The criteria for diagnosis include the presence of bilateral parotid swelling, chemosis and periorbital edema following snake bite with three or more of the following: systolic blood pressure <90 or fall in MAP by 20mmHg, hematocrit >45% or >20% elevation from baseline, spot PCR >1, serum albumin <3 g/dl, third space fluid collection.3 The clinical features of capillary leak start appearing from 2nd or 3rd day. The typical fluid accumulation over face in the form of parotid swelling, chemosis, and periorbital edema has been termed as “viper head appearance”.
The mortality rate is reported as high as 50 to 60%4,5 It has been postulated that a vascular apoptosis-inducing component of Russell’s viper venom that is not neutralized by the commercially available asv is responsible for its high fatality rate. Other modalities of management for capillary leak syndrome in literature includes intravenous immunoglobulin, plasmapheresis, and methylprednisolone. This complication is frequently recognized in states like Kerala, whereas in Tamil Nādu there are no case reports of capillary leak syndrome so far and hence remains an under recognized complication. In any child with features of shock, facial and parotid edema, hemoconcentration, fluid leak with acute kidney injury in the absence of fever one should think of this rare complication.

Lessons learnt

  • Haemoconcentration and fluid leak with shock can be a rare complication with snake envenomation

  • Beyond infectious causes envenomation should be a differential diagnosis in unexplained renal failure and coagulopathy.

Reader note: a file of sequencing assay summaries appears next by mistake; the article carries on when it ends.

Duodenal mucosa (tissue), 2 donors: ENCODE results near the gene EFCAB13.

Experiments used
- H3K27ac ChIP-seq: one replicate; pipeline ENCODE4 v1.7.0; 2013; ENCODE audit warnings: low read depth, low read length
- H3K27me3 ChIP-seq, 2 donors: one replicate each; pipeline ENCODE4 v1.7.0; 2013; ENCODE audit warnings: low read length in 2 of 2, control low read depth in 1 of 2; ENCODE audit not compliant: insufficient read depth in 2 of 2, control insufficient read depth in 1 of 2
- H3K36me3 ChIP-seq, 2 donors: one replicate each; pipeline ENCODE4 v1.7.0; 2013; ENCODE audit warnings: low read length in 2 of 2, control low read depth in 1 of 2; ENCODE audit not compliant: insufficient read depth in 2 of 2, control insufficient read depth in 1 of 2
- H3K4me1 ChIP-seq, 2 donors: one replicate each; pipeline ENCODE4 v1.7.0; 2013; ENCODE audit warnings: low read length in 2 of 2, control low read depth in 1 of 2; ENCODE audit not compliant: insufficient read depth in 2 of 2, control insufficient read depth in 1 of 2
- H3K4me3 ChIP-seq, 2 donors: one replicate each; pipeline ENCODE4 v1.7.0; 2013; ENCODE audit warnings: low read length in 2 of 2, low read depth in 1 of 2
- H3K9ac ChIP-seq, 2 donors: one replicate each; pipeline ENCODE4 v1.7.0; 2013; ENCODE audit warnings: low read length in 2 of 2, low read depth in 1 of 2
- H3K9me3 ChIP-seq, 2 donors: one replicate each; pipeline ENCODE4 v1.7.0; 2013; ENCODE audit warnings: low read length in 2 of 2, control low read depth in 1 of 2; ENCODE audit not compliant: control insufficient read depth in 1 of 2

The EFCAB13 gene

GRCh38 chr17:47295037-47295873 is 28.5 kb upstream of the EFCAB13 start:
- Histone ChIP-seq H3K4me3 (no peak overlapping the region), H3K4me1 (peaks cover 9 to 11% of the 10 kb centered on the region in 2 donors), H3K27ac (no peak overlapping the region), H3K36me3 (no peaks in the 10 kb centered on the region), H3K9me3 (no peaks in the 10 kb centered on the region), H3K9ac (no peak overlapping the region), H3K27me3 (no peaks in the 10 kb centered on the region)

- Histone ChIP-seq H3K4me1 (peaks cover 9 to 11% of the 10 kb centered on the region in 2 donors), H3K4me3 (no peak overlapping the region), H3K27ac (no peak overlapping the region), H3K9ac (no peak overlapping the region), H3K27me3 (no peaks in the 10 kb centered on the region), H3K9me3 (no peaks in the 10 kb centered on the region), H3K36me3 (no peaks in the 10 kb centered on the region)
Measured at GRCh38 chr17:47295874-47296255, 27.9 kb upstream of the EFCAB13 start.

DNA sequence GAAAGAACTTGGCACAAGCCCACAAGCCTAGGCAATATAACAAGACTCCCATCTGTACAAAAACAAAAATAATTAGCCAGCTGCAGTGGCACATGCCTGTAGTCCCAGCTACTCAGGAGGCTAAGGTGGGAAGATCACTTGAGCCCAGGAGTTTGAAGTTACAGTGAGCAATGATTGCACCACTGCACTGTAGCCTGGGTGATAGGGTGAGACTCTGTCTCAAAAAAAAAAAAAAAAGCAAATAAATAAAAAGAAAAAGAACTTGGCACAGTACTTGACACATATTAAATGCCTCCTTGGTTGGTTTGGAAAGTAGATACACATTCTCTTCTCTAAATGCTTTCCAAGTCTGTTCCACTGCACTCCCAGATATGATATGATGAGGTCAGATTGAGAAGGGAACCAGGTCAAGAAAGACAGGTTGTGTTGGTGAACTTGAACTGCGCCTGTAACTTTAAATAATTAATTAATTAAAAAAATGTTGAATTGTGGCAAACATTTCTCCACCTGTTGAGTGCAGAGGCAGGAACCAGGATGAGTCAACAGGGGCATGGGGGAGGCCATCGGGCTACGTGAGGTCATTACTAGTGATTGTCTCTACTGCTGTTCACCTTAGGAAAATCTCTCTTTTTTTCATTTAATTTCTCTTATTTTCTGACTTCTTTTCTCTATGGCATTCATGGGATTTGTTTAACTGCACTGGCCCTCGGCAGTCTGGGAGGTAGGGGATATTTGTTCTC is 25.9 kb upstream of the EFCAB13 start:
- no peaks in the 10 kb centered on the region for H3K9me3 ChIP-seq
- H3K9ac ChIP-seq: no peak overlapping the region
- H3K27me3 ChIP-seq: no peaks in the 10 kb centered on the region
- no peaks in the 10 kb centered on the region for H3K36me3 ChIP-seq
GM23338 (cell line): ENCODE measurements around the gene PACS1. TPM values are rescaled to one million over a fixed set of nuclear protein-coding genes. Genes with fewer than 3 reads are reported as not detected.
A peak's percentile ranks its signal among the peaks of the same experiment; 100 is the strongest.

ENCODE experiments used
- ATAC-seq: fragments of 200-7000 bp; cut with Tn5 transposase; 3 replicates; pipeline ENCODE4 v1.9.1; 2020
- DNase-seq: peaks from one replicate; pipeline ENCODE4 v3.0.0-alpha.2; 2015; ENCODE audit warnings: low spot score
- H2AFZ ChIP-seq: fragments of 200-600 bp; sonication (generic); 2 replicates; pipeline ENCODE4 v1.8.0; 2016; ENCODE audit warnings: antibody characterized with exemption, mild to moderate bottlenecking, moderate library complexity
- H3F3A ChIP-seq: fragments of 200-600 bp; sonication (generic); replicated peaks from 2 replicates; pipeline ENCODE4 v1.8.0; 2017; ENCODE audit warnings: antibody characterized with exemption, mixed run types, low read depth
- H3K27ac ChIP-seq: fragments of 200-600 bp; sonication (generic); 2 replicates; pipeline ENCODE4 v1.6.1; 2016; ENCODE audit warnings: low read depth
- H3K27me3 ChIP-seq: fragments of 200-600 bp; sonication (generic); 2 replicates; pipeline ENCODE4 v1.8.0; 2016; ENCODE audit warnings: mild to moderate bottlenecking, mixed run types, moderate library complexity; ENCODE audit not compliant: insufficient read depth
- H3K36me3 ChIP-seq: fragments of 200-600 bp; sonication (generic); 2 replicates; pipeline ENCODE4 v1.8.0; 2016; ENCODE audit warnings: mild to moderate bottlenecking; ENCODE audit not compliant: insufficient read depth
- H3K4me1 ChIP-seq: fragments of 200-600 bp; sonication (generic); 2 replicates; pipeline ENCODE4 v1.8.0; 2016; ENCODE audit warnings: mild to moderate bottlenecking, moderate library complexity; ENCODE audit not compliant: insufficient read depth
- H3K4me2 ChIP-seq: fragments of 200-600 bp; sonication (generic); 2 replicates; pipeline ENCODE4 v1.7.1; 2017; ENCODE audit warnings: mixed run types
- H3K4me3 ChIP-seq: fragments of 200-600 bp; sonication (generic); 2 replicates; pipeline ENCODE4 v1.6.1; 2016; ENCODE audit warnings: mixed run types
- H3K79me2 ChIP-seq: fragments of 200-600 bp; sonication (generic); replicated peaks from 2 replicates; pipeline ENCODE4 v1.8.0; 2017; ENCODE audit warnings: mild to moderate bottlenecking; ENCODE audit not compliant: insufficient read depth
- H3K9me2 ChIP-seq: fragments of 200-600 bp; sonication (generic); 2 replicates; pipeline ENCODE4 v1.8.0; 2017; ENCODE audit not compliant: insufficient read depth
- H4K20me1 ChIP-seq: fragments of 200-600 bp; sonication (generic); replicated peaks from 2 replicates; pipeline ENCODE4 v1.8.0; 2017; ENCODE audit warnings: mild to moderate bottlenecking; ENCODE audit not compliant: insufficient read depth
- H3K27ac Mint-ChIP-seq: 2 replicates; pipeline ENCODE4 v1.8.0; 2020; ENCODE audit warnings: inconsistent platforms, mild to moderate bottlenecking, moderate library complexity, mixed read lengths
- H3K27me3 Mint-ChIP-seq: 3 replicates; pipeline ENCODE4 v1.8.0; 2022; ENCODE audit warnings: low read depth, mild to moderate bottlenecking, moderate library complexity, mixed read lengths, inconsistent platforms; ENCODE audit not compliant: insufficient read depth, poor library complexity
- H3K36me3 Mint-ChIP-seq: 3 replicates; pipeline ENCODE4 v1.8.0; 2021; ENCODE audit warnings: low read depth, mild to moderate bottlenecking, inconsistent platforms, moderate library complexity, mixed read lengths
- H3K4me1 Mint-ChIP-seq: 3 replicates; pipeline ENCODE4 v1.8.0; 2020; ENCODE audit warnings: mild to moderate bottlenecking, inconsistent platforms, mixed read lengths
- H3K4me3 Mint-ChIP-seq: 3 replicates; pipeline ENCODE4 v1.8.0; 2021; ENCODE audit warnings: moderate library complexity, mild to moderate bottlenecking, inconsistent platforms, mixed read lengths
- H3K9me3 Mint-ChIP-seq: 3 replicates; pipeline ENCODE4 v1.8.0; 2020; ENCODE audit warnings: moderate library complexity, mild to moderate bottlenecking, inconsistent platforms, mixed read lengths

• Capillary leak syndrome following snake envenomation can mimic dengue shock

Compliance with Ethical Standards
Funding None
Conflict of Interest None
  1. Suraweera W, Warrell D, Whitaker R. Trends in snakebite deaths in India from 2000 to 2019 in a nationally representative mortality study. Elife. 2020 Jul 7;9:e54076.  [CrossRef]  [PubMed]  [PMC free article]
  2. Siddall E, Khatri M, Radhakrishnan J. Capillary leak syndrome: etiologies, pathophysiology, and management. Kidney international. 2017 Jul 1;92(1):37-46.  [CrossRef]  [PubMed]
  3. Udayabhaskaran V, Thomas EA, Shaji B. Capillary leak syndrome following snakebite envenomation. Indian journal of critical care medicine: peer-reviewed, official publication of Indian Society of Critical Care Medicine. 2017 Oct;21(10):698.  [CrossRef]  [PubMed]  [PMC free article]
  4. Krishnadas T, Sasidharan PK.Snake bites in North Kerala, demographic profile and measures for presentation.J Evol Med dental sci. 2014;3:990-98.
  5. Kendre PP, Jose MP, Varghese AM. Capillary leak syndrome in Daboia russelii bite-a complication associated with poor outcome. Transactions of The Royal Society of Tropical Medicine and Hygiene. 2018 Feb 1;112(2):88-93.  [CrossRef]  [PubMed]


Cite this article as:
Varadarajan P, Venugopal G S, Subramaniyan R, Rangabashyam N, Velayutham B. Unusual cause of Capillary leak syndrome with shock in a child. Pediatr Oncall J. 2022 Nov 14. doi: 10.7199/ped.oncall.2025.1